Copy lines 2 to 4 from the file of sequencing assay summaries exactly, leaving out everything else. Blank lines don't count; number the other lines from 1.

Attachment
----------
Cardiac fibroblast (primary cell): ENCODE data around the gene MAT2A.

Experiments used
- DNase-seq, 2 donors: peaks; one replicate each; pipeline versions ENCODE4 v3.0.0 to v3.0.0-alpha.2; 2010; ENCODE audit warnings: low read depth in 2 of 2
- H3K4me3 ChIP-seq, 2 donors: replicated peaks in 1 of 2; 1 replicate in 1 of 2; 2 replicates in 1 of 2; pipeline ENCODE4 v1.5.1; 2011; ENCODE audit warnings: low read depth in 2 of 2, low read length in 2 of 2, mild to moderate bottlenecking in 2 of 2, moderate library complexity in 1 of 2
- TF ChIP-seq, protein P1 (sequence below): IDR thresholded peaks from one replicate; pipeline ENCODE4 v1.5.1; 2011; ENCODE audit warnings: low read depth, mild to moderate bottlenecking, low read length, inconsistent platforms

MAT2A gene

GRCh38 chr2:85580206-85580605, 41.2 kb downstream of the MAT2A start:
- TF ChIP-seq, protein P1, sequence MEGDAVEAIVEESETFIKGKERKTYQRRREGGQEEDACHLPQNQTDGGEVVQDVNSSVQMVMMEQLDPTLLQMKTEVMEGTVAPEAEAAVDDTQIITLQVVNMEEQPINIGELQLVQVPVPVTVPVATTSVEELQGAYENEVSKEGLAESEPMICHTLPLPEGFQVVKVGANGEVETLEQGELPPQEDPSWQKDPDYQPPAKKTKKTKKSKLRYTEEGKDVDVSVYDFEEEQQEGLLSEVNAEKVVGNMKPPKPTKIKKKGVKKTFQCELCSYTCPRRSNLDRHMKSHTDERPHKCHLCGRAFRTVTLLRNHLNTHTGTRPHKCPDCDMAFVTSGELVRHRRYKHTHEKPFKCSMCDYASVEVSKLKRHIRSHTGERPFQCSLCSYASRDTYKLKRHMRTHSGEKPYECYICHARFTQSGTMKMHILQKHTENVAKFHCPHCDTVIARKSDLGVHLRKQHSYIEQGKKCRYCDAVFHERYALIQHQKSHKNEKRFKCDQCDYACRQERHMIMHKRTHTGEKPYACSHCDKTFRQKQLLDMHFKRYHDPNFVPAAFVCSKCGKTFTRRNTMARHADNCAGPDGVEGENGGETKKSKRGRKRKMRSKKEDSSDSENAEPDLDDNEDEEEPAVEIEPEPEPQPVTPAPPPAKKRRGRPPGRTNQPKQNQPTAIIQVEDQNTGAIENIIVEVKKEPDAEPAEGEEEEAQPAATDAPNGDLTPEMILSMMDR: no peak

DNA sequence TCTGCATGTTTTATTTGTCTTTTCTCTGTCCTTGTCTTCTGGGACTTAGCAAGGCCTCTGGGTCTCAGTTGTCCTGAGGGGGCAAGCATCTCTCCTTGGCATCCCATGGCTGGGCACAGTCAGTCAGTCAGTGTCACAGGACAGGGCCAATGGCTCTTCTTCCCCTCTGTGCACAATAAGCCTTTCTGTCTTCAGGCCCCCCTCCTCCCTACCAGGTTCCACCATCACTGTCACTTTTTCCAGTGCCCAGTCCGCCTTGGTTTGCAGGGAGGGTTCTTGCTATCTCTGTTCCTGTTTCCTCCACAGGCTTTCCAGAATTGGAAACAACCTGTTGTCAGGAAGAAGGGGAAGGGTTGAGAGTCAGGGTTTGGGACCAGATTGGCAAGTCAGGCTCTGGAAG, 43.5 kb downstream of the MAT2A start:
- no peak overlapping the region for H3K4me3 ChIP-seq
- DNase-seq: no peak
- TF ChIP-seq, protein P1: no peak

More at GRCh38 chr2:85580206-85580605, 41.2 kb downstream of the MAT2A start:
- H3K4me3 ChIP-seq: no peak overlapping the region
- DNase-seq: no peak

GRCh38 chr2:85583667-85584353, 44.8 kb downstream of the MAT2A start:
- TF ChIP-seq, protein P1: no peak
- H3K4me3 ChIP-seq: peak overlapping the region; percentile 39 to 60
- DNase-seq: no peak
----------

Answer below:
Experiments used
- DNase-seq, 2 donors: peaks; one replicate each; pipeline versions ENCODE4 v3.0.0 to v3.0.0-alpha.2; 2010; ENCODE audit warnings: low read depth in 2 of 2
- H3K4me3 ChIP-seq, 2 donors: replicated peaks in 1 of 2; 1 replicate in 1 of 2; 2 replicates in 1 of 2; pipeline ENCODE4 v1.5.1; 2011; ENCODE audit warnings: low read depth in 2 of 2, low read length in 2 of 2, mild to moderate bottlenecking in 2 of 2, moderate library complexity in 1 of 2